Is WBZ the only TV and AM left in New England?

Scott Fybush
Mon Nov 17 00:23:28 EST 2008

Garrett Wollman wrote:
> <<On Sun, 16 Nov 2008 22:55:26 -0500, Scott Fybush <> said:
>> As Garrett alluded to in his response, most of these (Hubbard, Glendive 
>> and Fisher being the exceptions) are old-line newspaper companies that 
>> expanded into broadcasting.
> Actually, I was alluding to the fact that they were all relatively
> small group owners with a strong connection to the specific market in
> which they kept their original radio-TV combos -- you could certainly
> say that about Fisher and Hubbard as well.  It's perhaps particularly
> instructive when you consider that Hearst sold off *all* their radio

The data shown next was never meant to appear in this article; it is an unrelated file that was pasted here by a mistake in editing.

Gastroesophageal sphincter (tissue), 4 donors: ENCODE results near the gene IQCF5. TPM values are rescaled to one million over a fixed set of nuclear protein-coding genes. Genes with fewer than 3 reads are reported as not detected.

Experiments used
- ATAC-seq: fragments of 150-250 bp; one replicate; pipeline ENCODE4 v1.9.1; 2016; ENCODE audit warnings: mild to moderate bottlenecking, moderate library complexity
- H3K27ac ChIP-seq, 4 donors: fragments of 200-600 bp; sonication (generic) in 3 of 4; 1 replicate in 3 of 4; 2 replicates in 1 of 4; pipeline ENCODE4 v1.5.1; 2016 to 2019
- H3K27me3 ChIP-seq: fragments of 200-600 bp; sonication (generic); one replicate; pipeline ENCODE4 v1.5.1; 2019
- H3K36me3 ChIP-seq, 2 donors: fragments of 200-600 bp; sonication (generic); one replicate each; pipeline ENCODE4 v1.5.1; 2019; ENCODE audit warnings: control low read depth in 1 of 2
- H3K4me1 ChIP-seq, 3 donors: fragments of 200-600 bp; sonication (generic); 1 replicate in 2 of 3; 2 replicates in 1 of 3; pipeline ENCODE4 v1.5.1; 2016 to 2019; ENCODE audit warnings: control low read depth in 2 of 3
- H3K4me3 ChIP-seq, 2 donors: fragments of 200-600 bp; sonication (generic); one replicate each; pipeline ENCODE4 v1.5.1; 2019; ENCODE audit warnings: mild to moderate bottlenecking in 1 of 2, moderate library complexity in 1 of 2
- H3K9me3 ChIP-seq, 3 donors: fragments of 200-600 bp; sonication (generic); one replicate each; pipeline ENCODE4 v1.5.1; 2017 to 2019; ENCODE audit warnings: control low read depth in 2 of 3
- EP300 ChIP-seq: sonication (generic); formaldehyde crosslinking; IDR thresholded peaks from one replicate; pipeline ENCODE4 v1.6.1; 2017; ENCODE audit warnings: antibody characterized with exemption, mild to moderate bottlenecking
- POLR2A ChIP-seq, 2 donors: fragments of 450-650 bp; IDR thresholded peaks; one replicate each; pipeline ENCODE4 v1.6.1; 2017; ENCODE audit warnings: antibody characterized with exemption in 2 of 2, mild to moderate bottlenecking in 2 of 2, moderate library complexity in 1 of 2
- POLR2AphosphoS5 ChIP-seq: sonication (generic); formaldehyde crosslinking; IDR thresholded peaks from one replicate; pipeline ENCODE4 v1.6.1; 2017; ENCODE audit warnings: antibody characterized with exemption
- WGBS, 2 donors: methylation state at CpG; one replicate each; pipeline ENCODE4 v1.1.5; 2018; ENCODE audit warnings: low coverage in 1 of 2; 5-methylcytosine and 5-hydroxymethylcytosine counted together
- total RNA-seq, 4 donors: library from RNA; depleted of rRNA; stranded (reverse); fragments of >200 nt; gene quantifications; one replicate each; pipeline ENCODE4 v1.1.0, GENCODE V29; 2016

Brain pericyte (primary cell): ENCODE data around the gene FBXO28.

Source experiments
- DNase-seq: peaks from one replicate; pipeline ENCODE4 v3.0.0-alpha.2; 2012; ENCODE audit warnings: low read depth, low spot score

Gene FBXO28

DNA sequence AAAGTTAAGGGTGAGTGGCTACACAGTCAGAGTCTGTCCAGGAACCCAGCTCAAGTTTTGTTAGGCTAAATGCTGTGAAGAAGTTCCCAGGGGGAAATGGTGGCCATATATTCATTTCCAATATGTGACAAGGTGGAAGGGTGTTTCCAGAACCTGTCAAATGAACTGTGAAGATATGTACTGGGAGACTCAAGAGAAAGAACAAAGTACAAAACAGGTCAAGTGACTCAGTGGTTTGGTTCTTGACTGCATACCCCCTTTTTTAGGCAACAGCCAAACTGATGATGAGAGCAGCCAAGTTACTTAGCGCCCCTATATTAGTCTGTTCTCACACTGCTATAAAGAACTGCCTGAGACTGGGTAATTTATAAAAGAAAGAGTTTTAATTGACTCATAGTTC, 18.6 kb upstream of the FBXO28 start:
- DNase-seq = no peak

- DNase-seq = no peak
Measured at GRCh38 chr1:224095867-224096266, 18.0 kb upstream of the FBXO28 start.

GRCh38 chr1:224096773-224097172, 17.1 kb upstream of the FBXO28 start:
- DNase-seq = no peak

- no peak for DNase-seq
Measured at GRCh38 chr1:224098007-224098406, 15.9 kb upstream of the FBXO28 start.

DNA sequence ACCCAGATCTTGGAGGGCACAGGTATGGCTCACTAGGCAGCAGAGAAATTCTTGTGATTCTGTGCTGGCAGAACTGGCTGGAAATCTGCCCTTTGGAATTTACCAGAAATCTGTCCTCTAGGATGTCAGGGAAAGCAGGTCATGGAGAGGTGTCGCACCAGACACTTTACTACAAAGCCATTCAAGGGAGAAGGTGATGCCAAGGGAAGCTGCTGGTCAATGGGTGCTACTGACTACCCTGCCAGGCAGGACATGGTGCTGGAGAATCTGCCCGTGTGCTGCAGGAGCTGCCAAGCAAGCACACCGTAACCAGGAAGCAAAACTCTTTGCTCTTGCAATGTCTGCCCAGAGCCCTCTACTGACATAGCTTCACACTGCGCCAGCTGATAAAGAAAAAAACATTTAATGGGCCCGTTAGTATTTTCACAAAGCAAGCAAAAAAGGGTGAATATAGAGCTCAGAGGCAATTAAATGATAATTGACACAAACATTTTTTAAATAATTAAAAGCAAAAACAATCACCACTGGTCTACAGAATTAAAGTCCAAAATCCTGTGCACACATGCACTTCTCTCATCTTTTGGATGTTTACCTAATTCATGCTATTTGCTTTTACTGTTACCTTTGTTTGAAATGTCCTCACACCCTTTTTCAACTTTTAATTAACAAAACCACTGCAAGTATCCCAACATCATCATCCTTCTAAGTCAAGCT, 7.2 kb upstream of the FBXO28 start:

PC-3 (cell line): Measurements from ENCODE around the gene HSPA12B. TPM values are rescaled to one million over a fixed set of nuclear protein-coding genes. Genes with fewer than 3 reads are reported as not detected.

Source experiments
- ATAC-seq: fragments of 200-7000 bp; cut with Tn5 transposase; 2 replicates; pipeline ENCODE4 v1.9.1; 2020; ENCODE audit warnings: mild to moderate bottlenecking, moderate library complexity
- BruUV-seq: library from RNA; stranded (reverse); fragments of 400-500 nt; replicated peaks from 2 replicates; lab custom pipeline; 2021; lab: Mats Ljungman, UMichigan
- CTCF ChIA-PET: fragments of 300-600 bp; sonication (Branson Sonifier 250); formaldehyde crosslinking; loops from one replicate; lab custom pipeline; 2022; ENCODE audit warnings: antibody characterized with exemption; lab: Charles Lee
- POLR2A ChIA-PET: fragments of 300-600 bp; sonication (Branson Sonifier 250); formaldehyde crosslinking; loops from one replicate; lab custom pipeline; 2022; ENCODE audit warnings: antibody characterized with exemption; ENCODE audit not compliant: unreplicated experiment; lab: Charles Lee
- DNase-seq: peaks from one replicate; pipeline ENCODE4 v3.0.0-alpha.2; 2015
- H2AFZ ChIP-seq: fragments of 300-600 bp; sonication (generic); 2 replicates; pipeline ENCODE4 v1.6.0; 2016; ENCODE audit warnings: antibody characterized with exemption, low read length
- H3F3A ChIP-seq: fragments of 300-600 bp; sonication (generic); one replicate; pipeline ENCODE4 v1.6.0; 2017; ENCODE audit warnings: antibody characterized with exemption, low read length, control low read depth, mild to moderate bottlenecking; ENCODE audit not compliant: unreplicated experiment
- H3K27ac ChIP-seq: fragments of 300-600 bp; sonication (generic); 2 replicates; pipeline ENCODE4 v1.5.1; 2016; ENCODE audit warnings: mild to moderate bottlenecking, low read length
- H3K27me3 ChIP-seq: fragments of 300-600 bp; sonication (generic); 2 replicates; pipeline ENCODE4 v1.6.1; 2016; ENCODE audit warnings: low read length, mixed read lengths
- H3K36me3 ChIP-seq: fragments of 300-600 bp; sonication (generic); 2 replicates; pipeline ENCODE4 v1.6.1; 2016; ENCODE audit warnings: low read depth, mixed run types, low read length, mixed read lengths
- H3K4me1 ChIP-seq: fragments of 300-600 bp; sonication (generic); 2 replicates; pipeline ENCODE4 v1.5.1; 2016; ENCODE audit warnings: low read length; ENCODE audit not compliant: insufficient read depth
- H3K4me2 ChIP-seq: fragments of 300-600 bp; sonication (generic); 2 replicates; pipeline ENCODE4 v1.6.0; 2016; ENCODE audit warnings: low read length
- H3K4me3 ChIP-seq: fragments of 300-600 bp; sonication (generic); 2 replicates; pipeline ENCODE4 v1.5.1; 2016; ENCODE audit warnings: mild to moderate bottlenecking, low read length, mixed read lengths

> properties, with the exception of WBAL/WIYY.  I believe that's true of
> a number of the other operators on the list.  (Did Tribune ever own
> radio outside Chicago?  I have a bit set that they did, but it could
> just be cosmic rays.)

Yes, but not much: they had WPIX-FM in New York, of course, and WICC in 
Bridgeport, as well as some radio in Denver that went with KWGN-TV 
(though that wasn't an historic pairing, IIRC.)

I find Hearst a somewhat odd company where newspaper-broadcast 
combinations are concerned, in that they never had radio or TV paired 
with their nominal flagship paper, the San Francisco Examiner. And the 
company has never hesitated much to sell off or close any of its assets 
if they weren't performing. A number of Hearst papers in pretty big 
cities (Los Angeles, New York) simply closed over the years, and Hearst 
unloaded its LA and NY radio stations in the thirties and fifties, 


More information about the Boston-Radio-Interest mailing list